Heat treatment, also known as annealing, is a common step in the semiconductor fabrication process. A buildup of radiation-induced localized charge within the semiconductor and insulator alters local field distribution, threshold voltage, and leakage current. NASA's patent-pending technology implements an annealing process on a system level directly on a chip for annealing defects and improving device performance with heating done in the laboratory.

Left: (a) Heater die stacked version and (b) monolithically integrated heater version. Right: (a) Schematic illustration of self-healing architecture and (b) schematic and images of the fabricated chip.

The annealing may be performed inside an oven or upon a hotplate. A sys-tem-on-microheater provides defect annealing capability for recovering bulk trapped charges and interface states. The healing starts simply by heating the chip in a process that can be compared to that of a human's immune system — something capable of detecting and quickly responding to any number of possible assaults in order to keep the larger system working optimally.

A microheater is monolithically integrated on the backside of a generic Complementary Metal Oxide Semiconductor (CMOS) chip for an on-chip annealing system (figure, left (b)). Compared to a stacked microheater, the monolithic integration reduces the die profile that accordingly enhances the heating power efficiency and heating/ cooling rates, which was verified experimentally and numerically. The self-healing microheater is controlled by a temperature feedback circuit to maintain the desired temperature.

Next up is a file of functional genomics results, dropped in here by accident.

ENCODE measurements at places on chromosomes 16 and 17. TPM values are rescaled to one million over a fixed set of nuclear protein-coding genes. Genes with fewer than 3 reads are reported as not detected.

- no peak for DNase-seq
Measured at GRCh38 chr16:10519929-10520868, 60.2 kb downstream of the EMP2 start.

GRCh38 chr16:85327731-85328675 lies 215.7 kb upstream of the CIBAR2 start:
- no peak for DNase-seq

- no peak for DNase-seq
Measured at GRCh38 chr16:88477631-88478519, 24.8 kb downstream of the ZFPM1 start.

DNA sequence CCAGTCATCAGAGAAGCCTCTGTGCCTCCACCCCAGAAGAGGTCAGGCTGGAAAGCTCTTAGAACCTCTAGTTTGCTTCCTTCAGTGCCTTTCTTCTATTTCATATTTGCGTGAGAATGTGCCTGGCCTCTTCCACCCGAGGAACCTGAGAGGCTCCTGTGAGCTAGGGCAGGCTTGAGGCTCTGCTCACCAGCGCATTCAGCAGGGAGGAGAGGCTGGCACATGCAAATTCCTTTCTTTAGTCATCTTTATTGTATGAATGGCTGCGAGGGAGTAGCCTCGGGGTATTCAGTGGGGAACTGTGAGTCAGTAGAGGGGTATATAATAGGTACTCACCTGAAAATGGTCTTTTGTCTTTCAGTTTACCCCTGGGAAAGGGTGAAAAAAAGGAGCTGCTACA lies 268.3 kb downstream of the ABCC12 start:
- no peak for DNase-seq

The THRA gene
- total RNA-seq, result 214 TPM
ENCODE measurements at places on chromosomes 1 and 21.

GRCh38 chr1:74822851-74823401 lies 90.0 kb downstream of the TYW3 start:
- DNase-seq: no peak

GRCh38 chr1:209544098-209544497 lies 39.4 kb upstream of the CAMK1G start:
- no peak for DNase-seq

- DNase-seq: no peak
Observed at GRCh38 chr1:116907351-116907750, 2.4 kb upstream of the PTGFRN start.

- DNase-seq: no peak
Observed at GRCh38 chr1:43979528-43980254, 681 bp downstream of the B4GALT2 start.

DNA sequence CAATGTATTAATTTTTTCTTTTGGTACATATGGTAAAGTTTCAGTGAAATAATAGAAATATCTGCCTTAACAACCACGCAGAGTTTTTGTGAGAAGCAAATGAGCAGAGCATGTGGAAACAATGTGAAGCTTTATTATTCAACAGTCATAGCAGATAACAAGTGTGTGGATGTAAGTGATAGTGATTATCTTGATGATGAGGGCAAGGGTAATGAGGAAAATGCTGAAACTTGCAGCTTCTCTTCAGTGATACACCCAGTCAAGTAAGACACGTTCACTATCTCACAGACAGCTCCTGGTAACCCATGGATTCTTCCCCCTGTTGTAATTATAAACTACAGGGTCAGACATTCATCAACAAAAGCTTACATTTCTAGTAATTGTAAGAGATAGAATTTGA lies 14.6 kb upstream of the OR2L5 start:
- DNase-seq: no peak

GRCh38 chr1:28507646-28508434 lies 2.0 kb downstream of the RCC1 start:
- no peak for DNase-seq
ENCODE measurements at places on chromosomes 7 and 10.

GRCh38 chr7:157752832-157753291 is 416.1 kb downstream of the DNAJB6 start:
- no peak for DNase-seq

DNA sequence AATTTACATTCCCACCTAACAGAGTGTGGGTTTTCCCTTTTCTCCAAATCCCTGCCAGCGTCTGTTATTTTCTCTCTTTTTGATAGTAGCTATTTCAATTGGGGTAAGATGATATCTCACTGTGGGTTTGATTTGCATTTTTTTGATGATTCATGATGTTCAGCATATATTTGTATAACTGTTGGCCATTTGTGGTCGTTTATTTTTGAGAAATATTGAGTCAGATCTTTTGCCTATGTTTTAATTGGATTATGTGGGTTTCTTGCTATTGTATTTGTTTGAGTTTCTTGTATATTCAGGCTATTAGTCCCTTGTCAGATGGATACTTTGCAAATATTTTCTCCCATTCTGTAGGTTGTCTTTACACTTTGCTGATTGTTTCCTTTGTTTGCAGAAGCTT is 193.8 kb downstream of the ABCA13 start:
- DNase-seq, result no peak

All circuits under the treatment are unbiased in order to avoid any side effects on normal devices. A control circuit block is programmed to monitor a device parameter shift, such as the threshold voltage on the same chip, in order to determine the need for treatment. A control circuit triggers the micro hotplate and senses the temperature to adjust the target temperature and duration. The microheater and the system-on-chip are fabricated separately and stacked into a single package that can be implemented on any arbitrary commercial off-the-shelf device as a generic approach.

NASA is actively seeking licensees to commercialize this technology. Please contact the Ames Technology Partnerships Office at This email address is being protected from spambots. You need JavaScript enabled to view it. or 855-627-2249 to initiate licensing discussions. Follow this link here for more information.